Editorial: In leaking a federal climate change report, scientists send a message to Trump: Global warming is real
A draft federal report on climate change that went public Monday contains little in the way of new science, and although its language is unequivocal, it merely confirms what has been obvious to so many scientists for so long: Human activity is increasing global temperatures, leading to potentially catastrophic climate change. So what’s the news? That federal scientists so feared the final report would be gutted or suppressed by the climate change-doubting Trump administration that they leaked it.
There’s no way to know for sure whether the administration would have squelched the final report, preliminary versions of which have been circulating for months. What we do know, however, is that President Trump’s refusal to accept the obvious about the planet’s changing climate is more than embarrassing. His stance sets the U.S. at odds with nearly every other nation on Earth, all but two of which are part of the 2015 Paris agreement to try to cap global warming to no more than 2 degrees Celsius over pre-industrial levels by significantly reducing greenhouse gas emissions.
Hitting the Paris agreement’s target will require a rapid pivot away from burning fossil fuels in favor of renewable energy. But Trump’s policy is to not only drill for more oil and gas and resurrect the coal industry (whose product is the worst offender among fossil fuels), but also to assert the U.S. as the dominant producer of the very energy sources that threaten radical upheaval in how humans live on Earth. That’s as wrong-headed as it is dangerous.
In leaking the report (obtained by the New York Times), scientists within the government ensured that their work would reach the public, serving as a check on the administration in case it did indeed try to trump science with politics. In that sense, the leaked report helps isolate the president, his fellow doubters and his allies, such as Environmental Protection Agency Director Scott Pruitt and Interior Secretary Ryan Zinke, whose combined regulatory moves would reduce curbs on emissions and set the stage for accelerated drilling and mining on federal lands. Additionally, environmental groups and states are mounting legal challenges to regulatory rollbacks that, we hope, will at the least slow these bad policies, if not stymie them altogether.
One area where the leaked report, part of the congressionally required quadrennial National Climate Assessment, breaks new ground is in so-called attribution science. In the past, scientists have been reticent to tie specific severe weather events to overall climate change. But the report says scientists are now able to draw some direct connections with varying degrees of certainty between climate change and such events as heat waves in Europe in 2003 and Australia in 2013. It also links human-propelled climate change with a decrease in the number of cool nights across the United States since the 1960s and an increase in the number of warm days since the 1980s.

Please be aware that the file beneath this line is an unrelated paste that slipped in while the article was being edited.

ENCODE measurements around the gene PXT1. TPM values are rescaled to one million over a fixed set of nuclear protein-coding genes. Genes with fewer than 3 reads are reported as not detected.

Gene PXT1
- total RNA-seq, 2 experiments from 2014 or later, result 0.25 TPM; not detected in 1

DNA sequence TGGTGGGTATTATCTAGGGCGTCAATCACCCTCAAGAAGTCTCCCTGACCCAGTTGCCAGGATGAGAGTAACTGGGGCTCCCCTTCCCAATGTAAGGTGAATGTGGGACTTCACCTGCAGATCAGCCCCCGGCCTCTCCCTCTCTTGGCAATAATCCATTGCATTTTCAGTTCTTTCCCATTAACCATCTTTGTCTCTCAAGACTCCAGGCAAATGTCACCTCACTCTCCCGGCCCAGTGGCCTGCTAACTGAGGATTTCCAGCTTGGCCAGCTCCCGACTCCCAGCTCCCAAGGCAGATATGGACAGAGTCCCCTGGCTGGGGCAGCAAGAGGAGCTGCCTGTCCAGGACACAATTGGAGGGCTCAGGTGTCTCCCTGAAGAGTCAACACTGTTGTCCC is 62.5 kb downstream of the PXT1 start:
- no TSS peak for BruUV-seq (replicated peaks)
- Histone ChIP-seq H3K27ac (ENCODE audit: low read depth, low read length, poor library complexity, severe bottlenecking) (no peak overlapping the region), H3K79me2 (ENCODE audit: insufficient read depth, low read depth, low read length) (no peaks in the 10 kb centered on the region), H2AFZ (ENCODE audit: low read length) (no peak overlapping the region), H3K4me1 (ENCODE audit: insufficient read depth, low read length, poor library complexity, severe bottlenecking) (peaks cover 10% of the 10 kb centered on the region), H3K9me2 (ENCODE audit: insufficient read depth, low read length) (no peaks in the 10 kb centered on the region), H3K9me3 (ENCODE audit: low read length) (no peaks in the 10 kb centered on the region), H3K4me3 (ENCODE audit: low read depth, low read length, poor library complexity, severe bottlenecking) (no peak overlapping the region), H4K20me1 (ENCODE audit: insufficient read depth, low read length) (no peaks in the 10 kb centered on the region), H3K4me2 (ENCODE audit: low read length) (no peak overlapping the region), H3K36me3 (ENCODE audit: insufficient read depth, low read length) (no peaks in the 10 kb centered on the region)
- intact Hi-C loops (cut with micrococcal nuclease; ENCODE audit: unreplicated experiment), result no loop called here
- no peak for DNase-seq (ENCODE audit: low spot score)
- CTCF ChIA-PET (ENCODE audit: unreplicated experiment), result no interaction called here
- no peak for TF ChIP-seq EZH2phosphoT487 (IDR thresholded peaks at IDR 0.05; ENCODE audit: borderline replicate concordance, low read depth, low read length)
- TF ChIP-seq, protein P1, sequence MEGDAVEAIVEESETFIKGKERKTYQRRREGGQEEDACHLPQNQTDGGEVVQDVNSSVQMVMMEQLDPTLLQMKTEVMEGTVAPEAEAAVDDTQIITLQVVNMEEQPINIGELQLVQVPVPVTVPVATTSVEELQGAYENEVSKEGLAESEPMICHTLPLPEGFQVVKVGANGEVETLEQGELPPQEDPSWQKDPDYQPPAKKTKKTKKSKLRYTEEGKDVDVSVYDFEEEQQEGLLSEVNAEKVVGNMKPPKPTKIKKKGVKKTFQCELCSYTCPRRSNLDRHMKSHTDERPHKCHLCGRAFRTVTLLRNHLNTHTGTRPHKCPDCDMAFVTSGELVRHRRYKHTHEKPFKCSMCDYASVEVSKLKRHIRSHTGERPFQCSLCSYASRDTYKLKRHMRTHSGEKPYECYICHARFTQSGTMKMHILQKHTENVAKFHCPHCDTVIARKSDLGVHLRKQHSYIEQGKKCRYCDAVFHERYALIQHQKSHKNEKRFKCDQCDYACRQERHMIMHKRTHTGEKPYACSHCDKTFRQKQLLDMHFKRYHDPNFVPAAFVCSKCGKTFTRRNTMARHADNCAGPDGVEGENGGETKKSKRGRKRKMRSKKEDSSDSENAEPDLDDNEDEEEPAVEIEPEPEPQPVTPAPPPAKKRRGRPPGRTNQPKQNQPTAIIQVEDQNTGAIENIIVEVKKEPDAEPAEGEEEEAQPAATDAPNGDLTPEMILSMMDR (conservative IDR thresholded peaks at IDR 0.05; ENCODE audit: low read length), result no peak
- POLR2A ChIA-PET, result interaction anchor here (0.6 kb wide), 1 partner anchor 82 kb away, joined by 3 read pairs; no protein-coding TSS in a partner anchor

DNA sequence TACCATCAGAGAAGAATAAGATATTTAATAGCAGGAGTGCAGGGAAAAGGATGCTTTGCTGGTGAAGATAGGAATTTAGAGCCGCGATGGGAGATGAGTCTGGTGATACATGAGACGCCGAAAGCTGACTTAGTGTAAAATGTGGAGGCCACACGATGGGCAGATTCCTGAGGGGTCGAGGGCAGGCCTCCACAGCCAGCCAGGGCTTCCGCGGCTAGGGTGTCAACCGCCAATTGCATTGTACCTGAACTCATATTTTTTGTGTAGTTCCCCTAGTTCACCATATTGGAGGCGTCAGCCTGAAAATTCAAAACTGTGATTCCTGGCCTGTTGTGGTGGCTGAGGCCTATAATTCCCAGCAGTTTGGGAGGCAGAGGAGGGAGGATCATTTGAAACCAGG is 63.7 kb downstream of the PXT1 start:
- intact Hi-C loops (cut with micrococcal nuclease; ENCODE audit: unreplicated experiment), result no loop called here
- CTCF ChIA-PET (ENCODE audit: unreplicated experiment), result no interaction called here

“It is extremely likely that human influence has been the dominant cause of the observed warming since the mid-20th century,” the report says. “For the warming over the last century, there is no convincing alternative explanation supported by the extent of the observational evidence.”
Despite the head-in-the-sand denials among Republicans in Washington, in California the reality of climate change has found some bipartisan acceptance. The Legislature recently extended the state’s cap-and-trade program to reduce carbon emissions with the help of a handful of Republican lawmakers who believe the science of climate change. “We have to make decisions as legislators — do we do what is right or do we do what is politically right?” Assemblyman Devon Mathis (R-Visalia) said at the time. It’s a question more lawmakers ought to ask themselves.
The world is in a dangerous place, and it’s unclear how much of climate change even concerted global action can stop. The report adds to recent observations that temperatures at the poles are increasing more quickly than they are elsewhere, reducing the size of the Arctic ice cap which, some scientists believe, is creating a feedback loop in which less ice leads to warmer water temperatures which leads to less ice. And thawing tundra has also been emitting massive amounts of methane, causing more short-term warming than carbon dioxide and creating its own sort of feedback loop, leading to more thawing of the tundra.
The changes are already real and the future risks potentially catastrophic. The whole world knows it, and the vast majority of the world is trying to address it. That Trump is not, and that government scientists feel the needs to join “deep state” actors in leaking their findings in fear of what the president might do against the nation’s best interests, is damning.
1:40 p.m.: This editorial was updated to clarify that preliminary versions of this draft final report have been available for months.
3 p.m.: The editorial was updated to separate Interior Secretary Ryan Zinke’s stance on climate change from EPA Director Scott Pruitt’s more skeptical position.
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